Tuesday, April 28, 2015

We recently hosted our first Archaeology Works: Beads Workshop at the New Smyrna Museum of History. Just in case you missed it, here's five important things to know about beads in the archaeological record!

1) Beads are found a lots of different sites.

From prehistoric middens to 19th century trash pits, beads are found at site throughout time. Some of the earliest beads in Florida date to the Paleoindian Period. They are tiny stone beads found in spring sites in the Apalachicola Bay area. We continue to find beads in trash pits, cemeteries, structural remains and more throughout Florida's history.

These shell beads from Windover Pond in Titusville are almost 7,500 years old!
Archaeologists found glass beads in the cabins of slaves at Kingsley Plantation during the early 1800s.

Pedro Menendez brought these glass beads with him to St. Augustine in 1565.

2) Beads are made from lots of different materials.

As beads were made in different places at different times, they're also made from all sorts of materials: bone, stone, glass, wood, seeds and more! The material can be clues to the time and place of the beads manufacturing, as well as tell a lot about the people who made and used them.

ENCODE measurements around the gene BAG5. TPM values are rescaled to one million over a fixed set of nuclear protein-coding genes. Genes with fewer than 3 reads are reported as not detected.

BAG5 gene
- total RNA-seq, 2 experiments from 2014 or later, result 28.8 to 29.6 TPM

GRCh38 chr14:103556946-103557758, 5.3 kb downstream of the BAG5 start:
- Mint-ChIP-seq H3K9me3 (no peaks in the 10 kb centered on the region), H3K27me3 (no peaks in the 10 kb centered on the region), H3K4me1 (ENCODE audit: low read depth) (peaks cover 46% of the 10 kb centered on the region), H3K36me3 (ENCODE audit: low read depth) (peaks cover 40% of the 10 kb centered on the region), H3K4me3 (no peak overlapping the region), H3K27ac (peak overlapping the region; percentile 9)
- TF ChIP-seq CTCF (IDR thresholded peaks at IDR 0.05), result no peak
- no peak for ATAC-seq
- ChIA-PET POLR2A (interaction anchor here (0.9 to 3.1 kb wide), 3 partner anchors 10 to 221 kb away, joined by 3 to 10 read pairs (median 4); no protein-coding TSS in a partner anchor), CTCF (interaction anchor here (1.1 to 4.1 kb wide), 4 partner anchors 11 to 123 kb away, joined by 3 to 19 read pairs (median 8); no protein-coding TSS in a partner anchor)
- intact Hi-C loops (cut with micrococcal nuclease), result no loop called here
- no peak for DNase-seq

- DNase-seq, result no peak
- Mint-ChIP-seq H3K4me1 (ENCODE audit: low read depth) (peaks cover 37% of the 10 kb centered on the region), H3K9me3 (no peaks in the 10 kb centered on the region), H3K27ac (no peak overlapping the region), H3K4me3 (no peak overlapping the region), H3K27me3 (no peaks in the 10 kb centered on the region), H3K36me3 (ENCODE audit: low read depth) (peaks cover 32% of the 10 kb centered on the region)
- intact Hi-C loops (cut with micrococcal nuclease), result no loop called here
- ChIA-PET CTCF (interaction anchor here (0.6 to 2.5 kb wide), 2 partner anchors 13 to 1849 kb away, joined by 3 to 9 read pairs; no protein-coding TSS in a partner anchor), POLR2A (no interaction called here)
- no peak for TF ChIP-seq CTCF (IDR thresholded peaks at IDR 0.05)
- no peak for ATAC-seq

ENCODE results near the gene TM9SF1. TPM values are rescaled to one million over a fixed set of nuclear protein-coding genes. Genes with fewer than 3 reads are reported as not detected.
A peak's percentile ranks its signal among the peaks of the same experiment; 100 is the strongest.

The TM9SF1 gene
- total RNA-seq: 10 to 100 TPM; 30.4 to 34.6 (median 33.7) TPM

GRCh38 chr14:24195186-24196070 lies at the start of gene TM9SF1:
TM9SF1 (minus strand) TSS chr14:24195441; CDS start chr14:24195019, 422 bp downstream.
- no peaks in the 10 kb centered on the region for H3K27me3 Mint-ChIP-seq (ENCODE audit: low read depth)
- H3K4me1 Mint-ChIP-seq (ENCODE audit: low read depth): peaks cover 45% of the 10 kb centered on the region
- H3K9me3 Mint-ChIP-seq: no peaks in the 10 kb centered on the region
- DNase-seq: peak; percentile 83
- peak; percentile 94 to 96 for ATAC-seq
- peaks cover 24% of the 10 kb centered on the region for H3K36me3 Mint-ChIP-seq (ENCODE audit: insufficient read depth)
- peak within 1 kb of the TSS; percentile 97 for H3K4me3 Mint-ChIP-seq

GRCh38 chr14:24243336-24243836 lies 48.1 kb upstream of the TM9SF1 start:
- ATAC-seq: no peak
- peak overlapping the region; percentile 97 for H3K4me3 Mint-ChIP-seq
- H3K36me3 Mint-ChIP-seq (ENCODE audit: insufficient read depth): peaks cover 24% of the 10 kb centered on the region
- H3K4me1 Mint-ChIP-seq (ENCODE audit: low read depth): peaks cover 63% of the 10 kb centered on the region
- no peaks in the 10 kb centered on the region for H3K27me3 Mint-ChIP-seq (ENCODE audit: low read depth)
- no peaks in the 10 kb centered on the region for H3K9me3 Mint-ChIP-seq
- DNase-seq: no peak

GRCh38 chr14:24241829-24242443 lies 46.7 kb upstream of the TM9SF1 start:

These bone beads are also from the Fountain of Youth site, St. Augustine.
Shell and shark's tooth beads I helped uncovered at Mill Cove Complex, a Mississipian site in Jacksonville.
3) Beads can tell us about trade and culture.

Shell beads are found at Cahokia, far from their coastal source. Glass beads traveled with the Spanish, British and French to the America and Africa. Beads can help archaeologists uncover how people and objects moved around the world!

Some of the earliest trade beads include chervons (top left). Fountain of Youth, St. Augustine.

4) Glass beads can be very complicated to study.

Glass beads have subtle differences based on how they were made. Archaeologists try to determine how beads where made to help them decipher when and where they were made. Certain trends and techniques can be traced back to glass shops.

Molded bead classification guide from Kidd and Kidd, 1970.
Drawn bead classification guide from Kidd and Kidd, 1970.

5) Beads are a unique personal item.

 Beads can represent social status, religious practices and even economics of the past. People still treasure items like this today, and trying to tease this out in the past can be difficult but always very rewarding.

Selected beads from the cemetery at Mission Santa Catalina de Guale on St. Catherine's Island, GA.

Text and some photos by Emily Jane Murray, FPAN Staff. Other artifact photos courtesy of the University of Florida, the Florida Museum of Natural History, Parks Canada and the American Museum of Natural History.

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